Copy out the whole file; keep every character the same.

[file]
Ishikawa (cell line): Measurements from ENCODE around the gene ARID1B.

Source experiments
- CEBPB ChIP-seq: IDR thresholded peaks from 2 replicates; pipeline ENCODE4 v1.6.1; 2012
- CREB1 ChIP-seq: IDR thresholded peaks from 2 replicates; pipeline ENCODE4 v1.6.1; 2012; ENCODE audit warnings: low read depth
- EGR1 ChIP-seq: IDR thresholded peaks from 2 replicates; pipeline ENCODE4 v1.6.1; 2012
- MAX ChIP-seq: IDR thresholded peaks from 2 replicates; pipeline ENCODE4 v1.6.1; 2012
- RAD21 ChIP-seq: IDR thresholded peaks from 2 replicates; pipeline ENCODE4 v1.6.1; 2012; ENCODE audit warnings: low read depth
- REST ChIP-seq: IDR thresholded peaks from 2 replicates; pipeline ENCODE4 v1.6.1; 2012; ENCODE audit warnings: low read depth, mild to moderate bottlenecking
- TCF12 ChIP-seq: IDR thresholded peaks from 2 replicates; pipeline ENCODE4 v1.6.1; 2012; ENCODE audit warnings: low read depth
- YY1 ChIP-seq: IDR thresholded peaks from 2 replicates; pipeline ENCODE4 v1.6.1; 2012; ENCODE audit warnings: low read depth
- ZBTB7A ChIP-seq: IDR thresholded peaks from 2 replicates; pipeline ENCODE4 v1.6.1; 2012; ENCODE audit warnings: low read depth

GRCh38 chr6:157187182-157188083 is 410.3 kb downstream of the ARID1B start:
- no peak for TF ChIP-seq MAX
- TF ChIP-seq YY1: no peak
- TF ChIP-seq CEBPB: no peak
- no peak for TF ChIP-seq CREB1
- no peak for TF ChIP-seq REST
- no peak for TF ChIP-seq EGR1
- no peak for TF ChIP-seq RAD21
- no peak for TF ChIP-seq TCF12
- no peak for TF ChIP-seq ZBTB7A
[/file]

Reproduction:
Ishikawa (cell line): Measurements from ENCODE around the gene ARID1B.

Source experiments
- CEBPB ChIP-seq: IDR thresholded peaks from 2 replicates; pipeline ENCODE4 v1.6.1; 2012
- CREB1 ChIP-seq: IDR thresholded peaks from 2 replicates; pipeline ENCODE4 v1.6.1; 2012; ENCODE audit warnings: low read depth
- EGR1 ChIP-seq: IDR thresholded peaks from 2 replicates; pipeline ENCODE4 v1.6.1; 2012
- MAX ChIP-seq: IDR thresholded peaks from 2 replicates; pipeline ENCODE4 v1.6.1; 2012
- RAD21 ChIP-seq: IDR thresholded peaks from 2 replicates; pipeline ENCODE4 v1.6.1; 2012; ENCODE audit warnings: low read depth
- REST ChIP-seq: IDR thresholded peaks from 2 replicates; pipeline ENCODE4 v1.6.1; 2012; ENCODE audit warnings: low read depth, mild to moderate bottlenecking
- TCF12 ChIP-seq: IDR thresholded peaks from 2 replicates; pipeline ENCODE4 v1.6.1; 2012; ENCODE audit warnings: low read depth
- YY1 ChIP-seq: IDR thresholded peaks from 2 replicates; pipeline ENCODE4 v1.6.1; 2012; ENCODE audit warnings: low read depth
- ZBTB7A ChIP-seq: IDR thresholded peaks from 2 replicates; pipeline ENCODE4 v1.6.1; 2012; ENCODE audit warnings: low read depth

GRCh38 chr6:157187182-157188083 is 410.3 kb downstream of the ARID1B start:
- no peak for TF ChIP-seq MAX
- TF ChIP-seq YY1: no peak
- TF ChIP-seq CEBPB: no peak
- no peak for TF ChIP-seq CREB1
- no peak for TF ChIP-seq REST
- no peak for TF ChIP-seq EGR1
- no peak for TF ChIP-seq RAD21
- no peak for TF ChIP-seq TCF12
- no peak for TF ChIP-seq ZBTB7A